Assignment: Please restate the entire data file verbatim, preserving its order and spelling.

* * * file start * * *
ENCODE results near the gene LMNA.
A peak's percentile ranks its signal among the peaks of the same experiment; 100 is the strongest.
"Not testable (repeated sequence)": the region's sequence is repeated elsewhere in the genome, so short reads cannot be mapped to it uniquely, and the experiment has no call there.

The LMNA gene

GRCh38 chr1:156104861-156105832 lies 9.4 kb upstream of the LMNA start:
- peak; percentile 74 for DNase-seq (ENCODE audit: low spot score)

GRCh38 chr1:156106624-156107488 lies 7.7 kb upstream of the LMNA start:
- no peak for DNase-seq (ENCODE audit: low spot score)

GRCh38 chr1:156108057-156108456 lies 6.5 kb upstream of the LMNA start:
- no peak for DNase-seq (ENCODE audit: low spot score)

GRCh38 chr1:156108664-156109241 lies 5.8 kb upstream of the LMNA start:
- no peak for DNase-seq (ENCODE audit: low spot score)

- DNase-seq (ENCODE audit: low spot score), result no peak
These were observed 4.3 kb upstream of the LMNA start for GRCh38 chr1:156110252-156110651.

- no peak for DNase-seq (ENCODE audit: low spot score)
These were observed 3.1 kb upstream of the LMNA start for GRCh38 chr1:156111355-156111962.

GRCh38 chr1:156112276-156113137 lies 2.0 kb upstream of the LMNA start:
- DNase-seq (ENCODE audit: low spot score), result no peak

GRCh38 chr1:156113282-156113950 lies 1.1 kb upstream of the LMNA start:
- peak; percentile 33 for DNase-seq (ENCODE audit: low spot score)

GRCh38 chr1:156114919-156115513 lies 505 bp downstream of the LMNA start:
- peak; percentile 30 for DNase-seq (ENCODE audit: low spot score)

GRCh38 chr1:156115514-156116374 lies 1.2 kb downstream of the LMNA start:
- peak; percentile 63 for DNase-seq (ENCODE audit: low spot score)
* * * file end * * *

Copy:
ENCODE results near the gene LMNA.
A peak's percentile ranks its signal among the peaks of the same experiment; 100 is the strongest.
"Not testable (repeated sequence)": the region's sequence is repeated elsewhere in the genome, so short reads cannot be mapped to it uniquely, and the experiment has no call there.

The LMNA gene

GRCh38 chr1:156104861-156105832 lies 9.4 kb upstream of the LMNA start:
- peak; percentile 74 for DNase-seq (ENCODE audit: low spot score)

GRCh38 chr1:156106624-156107488 lies 7.7 kb upstream of the LMNA start:
- no peak for DNase-seq (ENCODE audit: low spot score)

GRCh38 chr1:156108057-156108456 lies 6.5 kb upstream of the LMNA start:
- no peak for DNase-seq (ENCODE audit: low spot score)

GRCh38 chr1:156108664-156109241 lies 5.8 kb upstream of the LMNA start:
- no peak for DNase-seq (ENCODE audit: low spot score)

- DNase-seq (ENCODE audit: low spot score), result no peak
These were observed 4.3 kb upstream of the LMNA start for GRCh38 chr1:156110252-156110651.

- no peak for DNase-seq (ENCODE audit: low spot score)
These were observed 3.1 kb upstream of the LMNA start for GRCh38 chr1:156111355-156111962.

GRCh38 chr1:156112276-156113137 lies 2.0 kb upstream of the LMNA start:
- DNase-seq (ENCODE audit: low spot score), result no peak

GRCh38 chr1:156113282-156113950 lies 1.1 kb upstream of the LMNA start:
- peak; percentile 33 for DNase-seq (ENCODE audit: low spot score)

GRCh38 chr1:156114919-156115513 lies 505 bp downstream of the LMNA start:
- peak; percentile 30 for DNase-seq (ENCODE audit: low spot score)

GRCh38 chr1:156115514-156116374 lies 1.2 kb downstream of the LMNA start:
- peak; percentile 63 for DNase-seq (ENCODE audit: low spot score)